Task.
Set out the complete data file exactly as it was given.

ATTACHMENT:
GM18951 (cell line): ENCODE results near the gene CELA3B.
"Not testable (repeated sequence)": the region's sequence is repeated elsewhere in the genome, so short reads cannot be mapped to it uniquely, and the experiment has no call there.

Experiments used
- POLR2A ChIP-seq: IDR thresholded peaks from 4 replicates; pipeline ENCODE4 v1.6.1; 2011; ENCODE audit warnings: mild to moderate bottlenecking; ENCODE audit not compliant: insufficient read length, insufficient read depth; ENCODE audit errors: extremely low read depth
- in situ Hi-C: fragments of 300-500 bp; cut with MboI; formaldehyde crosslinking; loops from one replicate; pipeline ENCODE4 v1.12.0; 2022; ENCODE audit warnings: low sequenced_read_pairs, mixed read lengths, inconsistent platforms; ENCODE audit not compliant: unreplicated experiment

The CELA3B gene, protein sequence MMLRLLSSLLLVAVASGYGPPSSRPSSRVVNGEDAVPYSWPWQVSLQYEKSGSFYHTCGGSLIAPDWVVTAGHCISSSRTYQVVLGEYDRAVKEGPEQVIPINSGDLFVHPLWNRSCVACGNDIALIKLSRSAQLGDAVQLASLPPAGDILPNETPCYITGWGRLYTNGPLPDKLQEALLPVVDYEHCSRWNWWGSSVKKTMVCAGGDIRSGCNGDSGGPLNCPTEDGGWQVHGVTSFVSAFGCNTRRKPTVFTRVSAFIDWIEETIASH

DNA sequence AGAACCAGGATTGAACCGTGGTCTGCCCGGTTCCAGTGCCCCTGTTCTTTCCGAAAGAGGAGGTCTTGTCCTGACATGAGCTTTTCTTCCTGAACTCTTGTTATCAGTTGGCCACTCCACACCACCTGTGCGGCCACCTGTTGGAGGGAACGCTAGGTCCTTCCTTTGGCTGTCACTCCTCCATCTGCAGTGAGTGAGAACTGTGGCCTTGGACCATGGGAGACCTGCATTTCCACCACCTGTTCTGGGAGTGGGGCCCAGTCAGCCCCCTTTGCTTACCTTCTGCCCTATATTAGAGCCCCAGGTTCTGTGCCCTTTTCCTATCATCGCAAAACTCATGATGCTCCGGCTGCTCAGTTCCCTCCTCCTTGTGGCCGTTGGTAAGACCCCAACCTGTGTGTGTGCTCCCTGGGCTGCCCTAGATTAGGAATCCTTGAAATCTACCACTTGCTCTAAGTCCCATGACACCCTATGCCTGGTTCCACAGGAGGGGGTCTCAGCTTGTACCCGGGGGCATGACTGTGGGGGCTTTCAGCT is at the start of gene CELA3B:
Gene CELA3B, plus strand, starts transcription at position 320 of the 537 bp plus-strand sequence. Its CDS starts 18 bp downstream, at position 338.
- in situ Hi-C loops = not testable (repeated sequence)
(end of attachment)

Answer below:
GM18951 (cell line): ENCODE results near the gene CELA3B.
"Not testable (repeated sequence)": the region's sequence is repeated elsewhere in the genome, so short reads cannot be mapped to it uniquely, and the experiment has no call there.

Experiments used
- POLR2A ChIP-seq: IDR thresholded peaks from 4 replicates; pipeline ENCODE4 v1.6.1; 2011; ENCODE audit warnings: mild to moderate bottlenecking; ENCODE audit not compliant: insufficient read length, insufficient read depth; ENCODE audit errors: extremely low read depth
- in situ Hi-C: fragments of 300-500 bp; cut with MboI; formaldehyde crosslinking; loops from one replicate; pipeline ENCODE4 v1.12.0; 2022; ENCODE audit warnings: low sequenced_read_pairs, mixed read lengths, inconsistent platforms; ENCODE audit not compliant: unreplicated experiment

The CELA3B gene, protein sequence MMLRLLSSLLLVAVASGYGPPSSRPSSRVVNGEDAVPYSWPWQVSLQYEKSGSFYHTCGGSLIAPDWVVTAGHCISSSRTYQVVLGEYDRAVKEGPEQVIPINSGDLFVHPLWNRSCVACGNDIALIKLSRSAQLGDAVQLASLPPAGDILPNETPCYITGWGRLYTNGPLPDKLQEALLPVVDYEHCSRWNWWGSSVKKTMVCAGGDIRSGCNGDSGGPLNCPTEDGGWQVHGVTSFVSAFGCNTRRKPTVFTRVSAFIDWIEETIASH

DNA sequence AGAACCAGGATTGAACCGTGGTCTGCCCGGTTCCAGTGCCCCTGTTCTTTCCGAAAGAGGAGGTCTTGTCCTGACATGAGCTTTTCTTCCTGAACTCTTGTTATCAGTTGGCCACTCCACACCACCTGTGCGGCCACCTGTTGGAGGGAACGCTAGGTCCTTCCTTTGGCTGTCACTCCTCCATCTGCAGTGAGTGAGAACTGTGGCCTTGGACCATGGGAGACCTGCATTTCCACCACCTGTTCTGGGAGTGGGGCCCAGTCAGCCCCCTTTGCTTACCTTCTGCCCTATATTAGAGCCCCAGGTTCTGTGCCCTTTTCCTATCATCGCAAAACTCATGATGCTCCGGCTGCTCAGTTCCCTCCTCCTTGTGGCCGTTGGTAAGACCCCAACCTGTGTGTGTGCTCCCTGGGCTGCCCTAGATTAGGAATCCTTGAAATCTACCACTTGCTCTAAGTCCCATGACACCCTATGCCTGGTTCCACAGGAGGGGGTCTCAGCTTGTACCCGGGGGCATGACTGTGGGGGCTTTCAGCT is at the start of gene CELA3B:
Gene CELA3B, plus strand, starts transcription at position 320 of the 537 bp plus-strand sequence. Its CDS starts 18 bp downstream, at position 338.
- in situ Hi-C loops = not testable (repeated sequence)